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Dear People raised in the UK or Canada, and other people who like filling out polls:

Which of the following would you normally use?

an historian
30(33.0%)
a historian
61(67.0%)

Which of the following would you normally use?

an historical figure
34(37.4%)
a historical figure
57(62.6%)


Languages are challenging, not least because they keep changing. "an historian" and "an historical figure" were some of the British grammatical quirks I got down early.

Only now, the internet tells me, times, they are a changin'. It's okay to use "a" instead of "an" for histor* words in British Englishes. I would like some more evidence on the subject one way or the other.

Comments

( 61 comments — Leave a comment )
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momist
Feb. 10th, 2011 09:30 pm (UTC)
Both sides
I wanted to write this before I read too many of the other comments, as they might have distorted my view.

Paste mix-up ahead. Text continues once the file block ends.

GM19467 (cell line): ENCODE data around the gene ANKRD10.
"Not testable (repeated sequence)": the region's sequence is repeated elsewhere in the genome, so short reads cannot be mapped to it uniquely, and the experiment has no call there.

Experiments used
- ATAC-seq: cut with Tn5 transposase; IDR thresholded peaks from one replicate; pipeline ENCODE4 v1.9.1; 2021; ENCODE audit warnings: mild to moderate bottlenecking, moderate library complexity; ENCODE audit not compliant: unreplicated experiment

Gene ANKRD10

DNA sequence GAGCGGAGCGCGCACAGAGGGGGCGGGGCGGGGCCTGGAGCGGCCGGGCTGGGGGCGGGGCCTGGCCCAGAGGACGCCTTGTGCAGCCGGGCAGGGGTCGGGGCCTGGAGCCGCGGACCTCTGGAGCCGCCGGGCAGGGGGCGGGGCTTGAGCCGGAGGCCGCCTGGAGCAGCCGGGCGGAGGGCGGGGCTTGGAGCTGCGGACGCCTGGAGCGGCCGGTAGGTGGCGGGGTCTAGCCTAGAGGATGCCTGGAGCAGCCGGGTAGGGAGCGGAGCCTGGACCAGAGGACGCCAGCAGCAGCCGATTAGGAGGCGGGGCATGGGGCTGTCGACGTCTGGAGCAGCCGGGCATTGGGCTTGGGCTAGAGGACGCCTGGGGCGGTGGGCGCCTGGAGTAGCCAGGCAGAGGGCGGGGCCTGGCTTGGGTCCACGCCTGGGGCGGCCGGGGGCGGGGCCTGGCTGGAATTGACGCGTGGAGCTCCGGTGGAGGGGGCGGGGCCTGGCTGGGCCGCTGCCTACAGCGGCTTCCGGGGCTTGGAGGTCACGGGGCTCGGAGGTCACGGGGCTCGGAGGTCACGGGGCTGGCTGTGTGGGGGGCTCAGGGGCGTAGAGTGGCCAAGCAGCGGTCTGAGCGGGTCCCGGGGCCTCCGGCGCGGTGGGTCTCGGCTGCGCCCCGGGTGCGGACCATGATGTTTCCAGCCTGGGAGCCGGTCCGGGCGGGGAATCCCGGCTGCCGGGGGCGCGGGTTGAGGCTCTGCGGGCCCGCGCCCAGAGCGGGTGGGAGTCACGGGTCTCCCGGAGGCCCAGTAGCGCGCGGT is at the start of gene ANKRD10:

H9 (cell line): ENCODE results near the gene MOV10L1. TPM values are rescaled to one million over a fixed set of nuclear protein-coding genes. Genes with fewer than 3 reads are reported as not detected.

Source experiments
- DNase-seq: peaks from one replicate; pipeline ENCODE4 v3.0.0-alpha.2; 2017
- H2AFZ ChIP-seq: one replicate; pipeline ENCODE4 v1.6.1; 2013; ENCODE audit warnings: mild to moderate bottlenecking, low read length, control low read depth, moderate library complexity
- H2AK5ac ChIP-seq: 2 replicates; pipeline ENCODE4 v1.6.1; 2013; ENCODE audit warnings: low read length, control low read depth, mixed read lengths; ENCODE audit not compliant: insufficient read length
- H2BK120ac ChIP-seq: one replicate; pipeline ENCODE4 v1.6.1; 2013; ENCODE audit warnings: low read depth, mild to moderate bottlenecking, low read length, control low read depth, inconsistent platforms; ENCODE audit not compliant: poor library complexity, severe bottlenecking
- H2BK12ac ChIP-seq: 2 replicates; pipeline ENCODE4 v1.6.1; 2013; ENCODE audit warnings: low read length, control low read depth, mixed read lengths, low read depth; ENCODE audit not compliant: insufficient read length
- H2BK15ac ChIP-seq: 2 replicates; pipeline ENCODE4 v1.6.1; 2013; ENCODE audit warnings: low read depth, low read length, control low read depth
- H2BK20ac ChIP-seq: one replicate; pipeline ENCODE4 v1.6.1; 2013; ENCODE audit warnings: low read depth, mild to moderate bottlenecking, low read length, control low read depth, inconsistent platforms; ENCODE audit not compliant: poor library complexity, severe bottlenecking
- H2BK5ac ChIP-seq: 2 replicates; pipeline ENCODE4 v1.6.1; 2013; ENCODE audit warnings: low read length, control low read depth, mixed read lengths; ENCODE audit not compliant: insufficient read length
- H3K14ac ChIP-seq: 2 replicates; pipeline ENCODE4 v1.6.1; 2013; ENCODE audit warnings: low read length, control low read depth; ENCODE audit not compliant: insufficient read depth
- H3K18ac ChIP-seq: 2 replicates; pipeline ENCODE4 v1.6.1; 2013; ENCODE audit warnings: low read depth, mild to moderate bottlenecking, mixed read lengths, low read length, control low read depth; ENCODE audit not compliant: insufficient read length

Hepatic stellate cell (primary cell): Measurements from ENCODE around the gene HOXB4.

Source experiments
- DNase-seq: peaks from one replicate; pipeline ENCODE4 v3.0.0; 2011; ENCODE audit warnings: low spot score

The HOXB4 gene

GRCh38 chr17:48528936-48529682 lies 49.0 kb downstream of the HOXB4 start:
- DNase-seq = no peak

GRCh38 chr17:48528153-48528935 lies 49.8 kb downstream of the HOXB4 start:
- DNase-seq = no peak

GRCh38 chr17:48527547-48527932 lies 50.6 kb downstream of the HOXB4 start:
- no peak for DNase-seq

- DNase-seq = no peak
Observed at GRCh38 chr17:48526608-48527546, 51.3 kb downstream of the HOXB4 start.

"A historian" is a direct reference to a particular person, although not defined (and could be any). "An historical figure" could be anyone. For me, as a natural (pedantic maybe, but untutored) English speaker, the difference, I think, is crucial. But I am struggling to define it. I'll give this some more thought when I'm less tired.

Actually, I would say either of both, but in different contexts. Why?

a_d_medievalist
Feb. 11th, 2011 02:14 am (UTC)
I have to say it is entirely contextual. I'm not sure I'd ever use it in writing, but depending on the flow of the sentence, I might use 'a' or 'an'
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( 61 comments — Leave a comment )